are you to find a balance, I don?t know. Apart from the
political and economic problems of the age, perhaps that is
the greatest problem today because behind it there is a
tremendous search for something which it cannot find. We
turn to economic theories because they have an undoubted
importance. It is folly to talk of culture or even of God
when human beings starve and die. Before one can talk
about anything else one must provide the normal essentials
of life to human beings. That is where economics comes
in. human beings today are not in the mood to tolerate
this suffering and starvation and inequality when they see
that the burden is not equally shared. Others profit while
they only bear the burden.
1. Aggressive nationalism
(a) breeds threat to international relations
(b) leads to stunted growth
(c) endangers national unity
(d) isolates a country
Ans: ( d ) isolates a country
2. Suitable title for this passage can be
(a) Nationalism breeds unity
(b) Nationalism ? a road to world unity
(c) Nationalism is not enough
(d) Nationalism and national problems
Ans: ( c ) Nationalism is not enough
3. ?Other?s in the last sentence refers to
(a) other people
(b) other nations
(c) other communities
(d) other neighbours
Ans: ( a ) other people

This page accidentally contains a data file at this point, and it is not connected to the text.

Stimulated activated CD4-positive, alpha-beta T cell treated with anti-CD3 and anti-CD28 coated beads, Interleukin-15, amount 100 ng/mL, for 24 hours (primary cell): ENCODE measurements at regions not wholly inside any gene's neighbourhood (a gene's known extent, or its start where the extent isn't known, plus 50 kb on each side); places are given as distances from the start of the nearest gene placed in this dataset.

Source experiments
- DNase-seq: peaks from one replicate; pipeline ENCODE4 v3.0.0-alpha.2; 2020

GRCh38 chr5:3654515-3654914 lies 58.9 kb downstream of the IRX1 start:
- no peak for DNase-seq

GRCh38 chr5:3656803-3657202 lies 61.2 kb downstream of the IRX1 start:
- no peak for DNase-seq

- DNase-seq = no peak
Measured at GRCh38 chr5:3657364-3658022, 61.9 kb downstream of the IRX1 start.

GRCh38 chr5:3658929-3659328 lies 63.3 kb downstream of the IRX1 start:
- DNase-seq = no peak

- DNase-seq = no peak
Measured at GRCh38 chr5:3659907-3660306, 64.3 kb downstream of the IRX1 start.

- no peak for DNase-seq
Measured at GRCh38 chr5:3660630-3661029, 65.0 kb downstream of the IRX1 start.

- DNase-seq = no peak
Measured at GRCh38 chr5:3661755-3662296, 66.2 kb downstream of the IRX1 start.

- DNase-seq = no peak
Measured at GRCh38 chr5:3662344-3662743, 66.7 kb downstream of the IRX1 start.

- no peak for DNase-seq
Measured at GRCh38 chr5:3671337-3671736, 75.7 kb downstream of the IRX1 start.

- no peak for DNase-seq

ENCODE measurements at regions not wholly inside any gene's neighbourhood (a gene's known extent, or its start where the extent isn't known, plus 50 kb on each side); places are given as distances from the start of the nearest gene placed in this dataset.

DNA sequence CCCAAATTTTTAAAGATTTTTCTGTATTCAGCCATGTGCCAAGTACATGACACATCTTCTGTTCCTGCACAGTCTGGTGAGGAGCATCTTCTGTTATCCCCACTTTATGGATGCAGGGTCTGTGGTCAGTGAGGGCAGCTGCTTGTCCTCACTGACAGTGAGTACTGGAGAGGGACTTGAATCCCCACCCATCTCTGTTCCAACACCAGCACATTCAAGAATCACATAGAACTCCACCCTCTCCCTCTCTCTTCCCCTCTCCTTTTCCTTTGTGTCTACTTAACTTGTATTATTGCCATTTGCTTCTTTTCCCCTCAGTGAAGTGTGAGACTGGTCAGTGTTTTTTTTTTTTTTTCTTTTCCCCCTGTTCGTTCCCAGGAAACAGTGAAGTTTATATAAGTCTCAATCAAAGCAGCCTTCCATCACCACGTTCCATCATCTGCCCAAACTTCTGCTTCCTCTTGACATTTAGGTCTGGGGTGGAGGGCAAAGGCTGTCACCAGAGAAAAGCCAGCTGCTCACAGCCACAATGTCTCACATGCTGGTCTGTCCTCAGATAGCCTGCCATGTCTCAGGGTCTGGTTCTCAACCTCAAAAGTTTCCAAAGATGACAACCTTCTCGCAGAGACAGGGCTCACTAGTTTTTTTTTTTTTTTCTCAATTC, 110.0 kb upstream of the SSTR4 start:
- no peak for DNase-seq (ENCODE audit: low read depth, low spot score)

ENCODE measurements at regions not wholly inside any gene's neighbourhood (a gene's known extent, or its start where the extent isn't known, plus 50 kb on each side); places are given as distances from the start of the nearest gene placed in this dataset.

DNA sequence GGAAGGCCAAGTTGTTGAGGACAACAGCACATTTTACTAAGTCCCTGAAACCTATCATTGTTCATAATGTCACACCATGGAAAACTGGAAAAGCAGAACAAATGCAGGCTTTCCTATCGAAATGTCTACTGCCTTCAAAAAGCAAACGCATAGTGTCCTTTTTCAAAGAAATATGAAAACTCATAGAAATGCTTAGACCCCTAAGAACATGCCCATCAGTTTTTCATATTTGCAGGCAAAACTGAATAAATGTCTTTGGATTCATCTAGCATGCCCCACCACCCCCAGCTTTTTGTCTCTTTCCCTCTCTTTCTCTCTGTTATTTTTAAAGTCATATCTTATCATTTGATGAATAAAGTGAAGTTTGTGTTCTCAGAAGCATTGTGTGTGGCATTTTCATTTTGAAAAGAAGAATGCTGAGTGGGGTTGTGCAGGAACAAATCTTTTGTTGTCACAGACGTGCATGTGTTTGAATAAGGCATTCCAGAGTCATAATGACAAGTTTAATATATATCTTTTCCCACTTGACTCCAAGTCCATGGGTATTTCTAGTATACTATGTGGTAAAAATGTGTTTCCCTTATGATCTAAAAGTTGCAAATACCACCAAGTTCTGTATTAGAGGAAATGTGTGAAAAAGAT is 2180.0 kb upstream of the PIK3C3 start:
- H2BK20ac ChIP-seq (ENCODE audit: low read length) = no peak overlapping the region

4. Negative national feeling can make a nation
Ans: ( b ) self-centred
5. The greatest problem? in the middle of the passage
refers to the question
(a) how to mitigate hardship to human beings
(b) how to contain the dangers of aggressive
(c) how to share the economic burden equally
(d) how to curb international hatred
Ans: ( b ) how to contain the dangers of
PASSAGE ? 18
Detective stories tend to glorify crime.
Murderers, gangsters and crooks of all kinds are described
as tough, cunning and courageous individuals who know how
to take care of themselves and how to get what they want.
In James McCain?s The Postman Always Rings Twice, for
instance, the villain is a much more impressive character
than his victim. He is casual, brave smart and successful
with women. It is true that he finally gets caught. But
he is punished for a crime that he did not commit, so that
his conviction is hardly a triumph of justice. Besides,
looking back over the exciting life of the criminal, the
reader might conclude that it was worth the risk.
1. According to the passage given above, detective
(a) make interesting reading
(b) are hardly worth reading
(c) encourage readers to commit crimes
(d) tend to create wrong notions about crimes
Ans: ( d ) tend to create wrong notions about
crimes and punishment
2. Murderers, gangsters and crooks referred to in the
passage given above
(a) always manage to get away
(b) are often glorified in detective stories
(c) are wiser than their victims
(d) know how to escape from law
Ans: ( b ) are often glorified in detective
3. According to the passage, the life of a criminal
(a) is exciting
(b) is hardly worth the risk
(c) is seldom presented in the right perspective
(d) ends in a triumph of justice
Ans: ( c ) is seldom presented in the right
4. The passage mentions James McCain.
(a) as an author of a detective story
(b) as brave, smart and successful with women
(c) as tough cunning and courageous
(d) as being more impressive than others
Ans: ( a ) as an author of a detective story
5. According to this passage, a criminal in a
detective story generally gets caught
(a) for the crimes he has committed
(b) because of his careless mistakes
(c) because the police is smarter than the